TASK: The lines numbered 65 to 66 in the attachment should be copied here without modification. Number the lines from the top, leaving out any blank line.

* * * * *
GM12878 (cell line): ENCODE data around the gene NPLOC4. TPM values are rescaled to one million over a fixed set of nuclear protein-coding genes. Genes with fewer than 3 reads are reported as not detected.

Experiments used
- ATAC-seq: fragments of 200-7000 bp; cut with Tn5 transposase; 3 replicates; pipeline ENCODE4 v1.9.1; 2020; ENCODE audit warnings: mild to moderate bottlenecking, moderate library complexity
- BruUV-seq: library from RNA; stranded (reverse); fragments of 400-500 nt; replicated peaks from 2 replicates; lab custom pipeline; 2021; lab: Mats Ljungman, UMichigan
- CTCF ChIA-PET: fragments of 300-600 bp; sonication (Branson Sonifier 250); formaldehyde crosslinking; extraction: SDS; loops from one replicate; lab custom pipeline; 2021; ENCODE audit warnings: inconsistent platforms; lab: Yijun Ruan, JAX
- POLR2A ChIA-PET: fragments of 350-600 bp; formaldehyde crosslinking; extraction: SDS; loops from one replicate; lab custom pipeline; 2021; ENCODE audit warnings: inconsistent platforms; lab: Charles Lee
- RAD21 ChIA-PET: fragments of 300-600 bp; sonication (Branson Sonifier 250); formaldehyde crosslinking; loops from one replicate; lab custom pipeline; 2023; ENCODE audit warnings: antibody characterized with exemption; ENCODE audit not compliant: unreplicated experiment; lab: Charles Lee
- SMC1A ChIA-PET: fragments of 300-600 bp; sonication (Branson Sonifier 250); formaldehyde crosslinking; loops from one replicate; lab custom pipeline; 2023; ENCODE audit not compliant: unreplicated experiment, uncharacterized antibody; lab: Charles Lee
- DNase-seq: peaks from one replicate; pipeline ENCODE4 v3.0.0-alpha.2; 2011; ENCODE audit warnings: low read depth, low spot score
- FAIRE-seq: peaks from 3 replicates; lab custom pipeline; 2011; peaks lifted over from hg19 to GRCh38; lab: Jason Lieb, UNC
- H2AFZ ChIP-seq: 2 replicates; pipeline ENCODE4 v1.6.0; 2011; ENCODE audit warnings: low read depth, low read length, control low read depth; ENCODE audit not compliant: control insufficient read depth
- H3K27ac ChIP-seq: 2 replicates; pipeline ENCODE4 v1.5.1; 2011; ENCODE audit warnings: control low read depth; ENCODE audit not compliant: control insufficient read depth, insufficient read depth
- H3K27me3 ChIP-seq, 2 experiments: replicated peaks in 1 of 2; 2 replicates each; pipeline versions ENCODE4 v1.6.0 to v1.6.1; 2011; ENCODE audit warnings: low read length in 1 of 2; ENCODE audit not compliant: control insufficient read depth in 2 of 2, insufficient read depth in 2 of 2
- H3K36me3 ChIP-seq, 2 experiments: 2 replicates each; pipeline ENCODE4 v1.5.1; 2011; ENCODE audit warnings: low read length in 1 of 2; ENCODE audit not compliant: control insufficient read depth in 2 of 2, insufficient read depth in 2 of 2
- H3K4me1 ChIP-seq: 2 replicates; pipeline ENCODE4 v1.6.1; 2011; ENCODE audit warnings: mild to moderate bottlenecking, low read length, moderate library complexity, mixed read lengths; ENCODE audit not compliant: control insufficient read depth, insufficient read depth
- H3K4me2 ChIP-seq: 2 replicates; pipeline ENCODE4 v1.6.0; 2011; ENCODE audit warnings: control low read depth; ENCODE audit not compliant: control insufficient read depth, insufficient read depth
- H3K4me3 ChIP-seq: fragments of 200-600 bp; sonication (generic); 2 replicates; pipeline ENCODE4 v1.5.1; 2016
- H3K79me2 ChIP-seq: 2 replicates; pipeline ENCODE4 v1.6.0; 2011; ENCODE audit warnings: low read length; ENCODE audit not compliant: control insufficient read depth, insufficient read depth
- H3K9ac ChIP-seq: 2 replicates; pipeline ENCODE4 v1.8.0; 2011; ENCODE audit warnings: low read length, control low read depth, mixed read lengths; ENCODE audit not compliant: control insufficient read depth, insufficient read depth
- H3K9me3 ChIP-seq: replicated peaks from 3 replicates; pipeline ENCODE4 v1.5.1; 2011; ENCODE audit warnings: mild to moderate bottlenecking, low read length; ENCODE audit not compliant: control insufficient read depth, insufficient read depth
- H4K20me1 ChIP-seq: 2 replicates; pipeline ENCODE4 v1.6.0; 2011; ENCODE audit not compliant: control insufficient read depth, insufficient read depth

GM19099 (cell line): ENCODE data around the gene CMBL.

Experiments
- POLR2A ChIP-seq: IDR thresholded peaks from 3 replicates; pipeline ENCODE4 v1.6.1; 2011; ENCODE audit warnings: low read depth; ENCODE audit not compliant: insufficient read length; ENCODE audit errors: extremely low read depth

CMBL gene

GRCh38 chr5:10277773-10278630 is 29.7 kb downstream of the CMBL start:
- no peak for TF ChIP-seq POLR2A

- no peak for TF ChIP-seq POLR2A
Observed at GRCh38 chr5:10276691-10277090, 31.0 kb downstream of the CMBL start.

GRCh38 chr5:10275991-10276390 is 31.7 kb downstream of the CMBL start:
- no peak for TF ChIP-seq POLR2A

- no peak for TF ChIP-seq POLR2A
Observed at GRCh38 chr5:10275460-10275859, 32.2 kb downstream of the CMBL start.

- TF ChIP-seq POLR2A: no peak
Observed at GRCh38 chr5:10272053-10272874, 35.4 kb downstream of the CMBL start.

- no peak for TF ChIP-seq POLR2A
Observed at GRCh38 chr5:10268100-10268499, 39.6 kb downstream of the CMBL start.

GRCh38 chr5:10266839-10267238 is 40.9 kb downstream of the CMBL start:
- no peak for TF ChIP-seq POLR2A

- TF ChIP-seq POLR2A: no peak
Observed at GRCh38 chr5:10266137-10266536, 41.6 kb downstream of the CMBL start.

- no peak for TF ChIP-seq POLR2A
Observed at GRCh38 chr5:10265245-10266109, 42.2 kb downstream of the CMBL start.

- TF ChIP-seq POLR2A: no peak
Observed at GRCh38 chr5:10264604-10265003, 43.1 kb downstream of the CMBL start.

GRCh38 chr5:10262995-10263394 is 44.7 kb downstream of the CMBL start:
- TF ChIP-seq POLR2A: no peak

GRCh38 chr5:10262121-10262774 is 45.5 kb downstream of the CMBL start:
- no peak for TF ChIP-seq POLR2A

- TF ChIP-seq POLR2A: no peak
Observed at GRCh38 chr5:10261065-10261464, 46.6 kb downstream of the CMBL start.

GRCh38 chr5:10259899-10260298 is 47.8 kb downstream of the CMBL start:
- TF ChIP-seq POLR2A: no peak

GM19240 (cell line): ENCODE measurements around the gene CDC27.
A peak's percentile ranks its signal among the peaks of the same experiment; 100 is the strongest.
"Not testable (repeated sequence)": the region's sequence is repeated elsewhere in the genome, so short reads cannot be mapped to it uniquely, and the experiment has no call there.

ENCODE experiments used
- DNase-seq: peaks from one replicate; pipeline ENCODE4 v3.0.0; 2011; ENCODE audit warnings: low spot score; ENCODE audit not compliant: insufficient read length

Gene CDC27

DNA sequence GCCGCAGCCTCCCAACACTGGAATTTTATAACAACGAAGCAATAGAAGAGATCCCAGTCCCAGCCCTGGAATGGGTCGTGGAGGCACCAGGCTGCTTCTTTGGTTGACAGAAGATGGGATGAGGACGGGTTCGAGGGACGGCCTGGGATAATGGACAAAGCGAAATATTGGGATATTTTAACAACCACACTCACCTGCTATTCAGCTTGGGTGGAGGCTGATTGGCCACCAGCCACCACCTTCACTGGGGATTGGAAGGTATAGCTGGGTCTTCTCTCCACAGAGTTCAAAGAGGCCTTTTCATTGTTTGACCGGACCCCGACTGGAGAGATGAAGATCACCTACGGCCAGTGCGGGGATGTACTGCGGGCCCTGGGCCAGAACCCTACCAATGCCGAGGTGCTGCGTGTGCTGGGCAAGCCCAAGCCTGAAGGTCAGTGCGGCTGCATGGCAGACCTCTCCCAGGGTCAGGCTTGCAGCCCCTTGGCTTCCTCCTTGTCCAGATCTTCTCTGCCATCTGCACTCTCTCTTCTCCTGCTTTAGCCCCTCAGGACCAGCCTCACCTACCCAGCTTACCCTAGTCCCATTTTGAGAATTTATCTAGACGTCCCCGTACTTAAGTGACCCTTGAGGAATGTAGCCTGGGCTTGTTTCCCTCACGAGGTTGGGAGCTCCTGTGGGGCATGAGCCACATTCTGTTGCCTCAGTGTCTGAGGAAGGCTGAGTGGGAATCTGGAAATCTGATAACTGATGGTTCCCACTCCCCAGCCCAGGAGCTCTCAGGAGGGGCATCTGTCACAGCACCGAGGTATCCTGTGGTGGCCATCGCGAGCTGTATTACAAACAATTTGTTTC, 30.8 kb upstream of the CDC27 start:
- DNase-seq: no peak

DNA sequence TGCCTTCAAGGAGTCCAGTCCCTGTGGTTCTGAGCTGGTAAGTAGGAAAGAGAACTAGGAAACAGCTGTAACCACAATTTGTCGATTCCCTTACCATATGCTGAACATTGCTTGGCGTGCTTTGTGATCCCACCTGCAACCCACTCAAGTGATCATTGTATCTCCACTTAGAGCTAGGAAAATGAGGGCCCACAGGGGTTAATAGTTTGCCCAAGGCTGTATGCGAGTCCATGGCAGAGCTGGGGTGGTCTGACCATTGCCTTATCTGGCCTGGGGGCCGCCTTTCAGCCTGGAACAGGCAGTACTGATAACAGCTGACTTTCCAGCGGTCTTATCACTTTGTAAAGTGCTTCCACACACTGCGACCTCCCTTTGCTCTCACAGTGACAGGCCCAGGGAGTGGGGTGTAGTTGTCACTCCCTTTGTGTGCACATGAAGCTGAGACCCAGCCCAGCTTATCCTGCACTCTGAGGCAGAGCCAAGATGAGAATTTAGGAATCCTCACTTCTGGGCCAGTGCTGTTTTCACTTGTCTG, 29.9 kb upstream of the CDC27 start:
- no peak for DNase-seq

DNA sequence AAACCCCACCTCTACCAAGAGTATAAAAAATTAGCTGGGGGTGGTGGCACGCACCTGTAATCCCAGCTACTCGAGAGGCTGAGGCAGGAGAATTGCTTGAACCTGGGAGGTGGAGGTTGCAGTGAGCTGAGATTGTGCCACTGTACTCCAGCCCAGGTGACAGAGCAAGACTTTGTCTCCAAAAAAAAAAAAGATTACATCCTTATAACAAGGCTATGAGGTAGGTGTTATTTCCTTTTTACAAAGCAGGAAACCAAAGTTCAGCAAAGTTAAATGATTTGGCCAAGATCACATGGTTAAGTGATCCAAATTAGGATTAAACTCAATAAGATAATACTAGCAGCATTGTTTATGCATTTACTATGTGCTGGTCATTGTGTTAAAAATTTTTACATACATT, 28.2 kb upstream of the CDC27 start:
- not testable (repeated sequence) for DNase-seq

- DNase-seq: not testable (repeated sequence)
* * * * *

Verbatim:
- not testable (repeated sequence) for DNase-seq

- DNase-seq: not testable (repeated sequence)